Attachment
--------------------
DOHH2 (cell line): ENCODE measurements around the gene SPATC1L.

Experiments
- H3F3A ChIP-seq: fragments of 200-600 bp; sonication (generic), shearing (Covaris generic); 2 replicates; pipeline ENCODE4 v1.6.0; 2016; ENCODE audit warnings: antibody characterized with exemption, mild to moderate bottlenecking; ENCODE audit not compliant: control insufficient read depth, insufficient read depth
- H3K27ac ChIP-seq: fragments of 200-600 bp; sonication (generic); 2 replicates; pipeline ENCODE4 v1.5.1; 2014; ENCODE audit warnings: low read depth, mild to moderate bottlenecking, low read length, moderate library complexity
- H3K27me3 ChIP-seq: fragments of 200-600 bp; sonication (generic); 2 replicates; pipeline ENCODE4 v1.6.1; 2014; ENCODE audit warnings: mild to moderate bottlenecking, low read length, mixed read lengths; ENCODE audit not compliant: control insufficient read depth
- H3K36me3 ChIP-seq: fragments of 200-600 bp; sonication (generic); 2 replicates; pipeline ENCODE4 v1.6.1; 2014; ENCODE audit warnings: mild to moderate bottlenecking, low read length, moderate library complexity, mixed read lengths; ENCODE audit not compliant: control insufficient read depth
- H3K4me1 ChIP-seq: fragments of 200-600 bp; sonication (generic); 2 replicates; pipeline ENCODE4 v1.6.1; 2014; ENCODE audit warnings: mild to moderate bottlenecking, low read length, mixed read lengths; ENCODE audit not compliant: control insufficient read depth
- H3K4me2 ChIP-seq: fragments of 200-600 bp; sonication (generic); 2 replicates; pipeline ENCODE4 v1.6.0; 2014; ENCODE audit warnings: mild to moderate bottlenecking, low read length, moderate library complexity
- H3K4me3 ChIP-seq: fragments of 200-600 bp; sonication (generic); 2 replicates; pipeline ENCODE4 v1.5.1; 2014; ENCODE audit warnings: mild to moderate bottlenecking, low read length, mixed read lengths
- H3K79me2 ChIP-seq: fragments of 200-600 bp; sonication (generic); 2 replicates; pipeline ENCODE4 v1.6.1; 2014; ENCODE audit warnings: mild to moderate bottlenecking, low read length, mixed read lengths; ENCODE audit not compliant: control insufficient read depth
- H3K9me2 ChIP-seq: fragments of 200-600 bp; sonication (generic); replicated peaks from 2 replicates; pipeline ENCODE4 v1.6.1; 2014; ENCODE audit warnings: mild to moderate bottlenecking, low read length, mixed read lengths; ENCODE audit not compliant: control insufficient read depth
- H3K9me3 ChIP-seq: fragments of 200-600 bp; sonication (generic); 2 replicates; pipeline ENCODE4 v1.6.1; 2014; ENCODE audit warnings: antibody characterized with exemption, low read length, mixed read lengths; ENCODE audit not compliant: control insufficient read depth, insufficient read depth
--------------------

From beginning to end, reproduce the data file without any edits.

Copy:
DOHH2 (cell line): ENCODE measurements around the gene SPATC1L.

Experiments
- H3F3A ChIP-seq: fragments of 200-600 bp; sonication (generic), shearing (Covaris generic); 2 replicates; pipeline ENCODE4 v1.6.0; 2016; ENCODE audit warnings: antibody characterized with exemption, mild to moderate bottlenecking; ENCODE audit not compliant: control insufficient read depth, insufficient read depth
- H3K27ac ChIP-seq: fragments of 200-600 bp; sonication (generic); 2 replicates; pipeline ENCODE4 v1.5.1; 2014; ENCODE audit warnings: low read depth, mild to moderate bottlenecking, low read length, moderate library complexity
- H3K27me3 ChIP-seq: fragments of 200-600 bp; sonication (generic); 2 replicates; pipeline ENCODE4 v1.6.1; 2014; ENCODE audit warnings: mild to moderate bottlenecking, low read length, mixed read lengths; ENCODE audit not compliant: control insufficient read depth
- H3K36me3 ChIP-seq: fragments of 200-600 bp; sonication (generic); 2 replicates; pipeline ENCODE4 v1.6.1; 2014; ENCODE audit warnings: mild to moderate bottlenecking, low read length, moderate library complexity, mixed read lengths; ENCODE audit not compliant: control insufficient read depth
- H3K4me1 ChIP-seq: fragments of 200-600 bp; sonication (generic); 2 replicates; pipeline ENCODE4 v1.6.1; 2014; ENCODE audit warnings: mild to moderate bottlenecking, low read length, mixed read lengths; ENCODE audit not compliant: control insufficient read depth
- H3K4me2 ChIP-seq: fragments of 200-600 bp; sonication (generic); 2 replicates; pipeline ENCODE4 v1.6.0; 2014; ENCODE audit warnings: mild to moderate bottlenecking, low read length, moderate library complexity
- H3K4me3 ChIP-seq: fragments of 200-600 bp; sonication (generic); 2 replicates; pipeline ENCODE4 v1.5.1; 2014; ENCODE audit warnings: mild to moderate bottlenecking, low read length, mixed read lengths
- H3K79me2 ChIP-seq: fragments of 200-600 bp; sonication (generic); 2 replicates; pipeline ENCODE4 v1.6.1; 2014; ENCODE audit warnings: mild to moderate bottlenecking, low read length, mixed read lengths; ENCODE audit not compliant: control insufficient read depth
- H3K9me2 ChIP-seq: fragments of 200-600 bp; sonication (generic); replicated peaks from 2 replicates; pipeline ENCODE4 v1.6.1; 2014; ENCODE audit warnings: mild to moderate bottlenecking, low read length, mixed read lengths; ENCODE audit not compliant: control insufficient read depth
- H3K9me3 ChIP-seq: fragments of 200-600 bp; sonication (generic); 2 replicates; pipeline ENCODE4 v1.6.1; 2014; ENCODE audit warnings: antibody characterized with exemption, low read length, mixed read lengths; ENCODE audit not compliant: control insufficient read depth, insufficient read depth